Nicotine patch claims up in smoke
Tuesday 10 January 2012
Nicotine patches are no better than willpower alone in helping
smokers quit their habit, a study has found.
Gums and nasal sprays are equally ineffective, according to research in the US by the Harvard University School of Public Health.
Surveys of 787 smokers attempting to give up showed a third relapsed whether using nicotine replacement products or not.
Heavy smokers who used patches or similar treatments but did not also seek therapy were twice as likely to relapse as those who did not use patches.
The study, published in the journal Tobacco Control, questioned subjects three times over five years. The report said that the findings "may indicate that some heavily dependent smokers perceive NRT as a 'magic' pill and, realising it is not, they find themselves without support in their quitting efforts and doomed to failure".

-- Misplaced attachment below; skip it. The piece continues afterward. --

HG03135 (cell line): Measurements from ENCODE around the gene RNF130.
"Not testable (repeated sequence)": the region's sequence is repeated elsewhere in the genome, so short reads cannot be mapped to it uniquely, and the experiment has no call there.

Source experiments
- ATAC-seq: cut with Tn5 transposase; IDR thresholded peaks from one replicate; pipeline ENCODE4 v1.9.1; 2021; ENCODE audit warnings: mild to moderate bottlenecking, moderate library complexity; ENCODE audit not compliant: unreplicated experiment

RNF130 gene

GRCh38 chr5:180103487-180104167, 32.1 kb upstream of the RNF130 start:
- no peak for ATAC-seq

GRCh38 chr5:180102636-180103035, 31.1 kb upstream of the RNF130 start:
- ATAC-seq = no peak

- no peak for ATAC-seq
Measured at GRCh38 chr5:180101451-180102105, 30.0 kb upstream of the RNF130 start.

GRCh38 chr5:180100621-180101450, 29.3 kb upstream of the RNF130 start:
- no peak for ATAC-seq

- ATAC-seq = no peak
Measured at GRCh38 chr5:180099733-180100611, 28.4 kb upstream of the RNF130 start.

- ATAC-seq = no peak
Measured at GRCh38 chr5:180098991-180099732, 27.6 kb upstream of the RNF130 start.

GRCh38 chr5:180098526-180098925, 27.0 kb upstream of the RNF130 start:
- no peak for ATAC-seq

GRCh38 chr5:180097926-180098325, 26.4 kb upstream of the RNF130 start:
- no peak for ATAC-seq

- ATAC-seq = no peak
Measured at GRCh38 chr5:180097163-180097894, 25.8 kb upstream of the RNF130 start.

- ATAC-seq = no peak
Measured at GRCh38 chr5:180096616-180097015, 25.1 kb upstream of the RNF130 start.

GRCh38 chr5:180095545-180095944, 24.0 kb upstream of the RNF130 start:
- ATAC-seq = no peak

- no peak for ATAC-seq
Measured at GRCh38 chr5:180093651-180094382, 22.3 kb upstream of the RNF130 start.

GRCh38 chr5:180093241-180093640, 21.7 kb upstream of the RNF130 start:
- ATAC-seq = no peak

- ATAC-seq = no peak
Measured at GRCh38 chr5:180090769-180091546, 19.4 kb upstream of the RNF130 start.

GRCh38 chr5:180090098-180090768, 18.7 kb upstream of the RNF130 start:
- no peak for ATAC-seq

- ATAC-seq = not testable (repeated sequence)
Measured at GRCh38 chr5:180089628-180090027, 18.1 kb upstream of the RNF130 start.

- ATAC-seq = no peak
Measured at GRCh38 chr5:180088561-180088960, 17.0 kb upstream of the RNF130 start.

Life & Style blogs
'Timeless fashion': It may be a paradox, but the industry loves it
The secret to a great sex life revealed: Two cups of coffee a day
What do the emoji on Snapchat mean?
Teenager tries to buy elderly homeless man breakfast at McDonald's but is told homeless people cannot be served under 'new policy'
Masturbation: the health benefits
- 1 Woman accidentally shoots herself in the head while posing for a selfie
- 2 Art Garfunkel: Paul Simon is a 'monster' with a Napoleon complex
- 3 Isis burns woman alive for refusing to engage in 'extreme' sex act, UN says
- 4 Female Muay Thai champion hustles coaches to give them a beating
£40-50K: Guru Careers: We are seeking an experienced Software / C# Developer w...
£35 - 40k + Benefits: Guru Careers: We are seeking a Software Developer (JavaS...
£18000 - £23000 per annum + Commission: SThree: As a Trainee Recruitment Consu...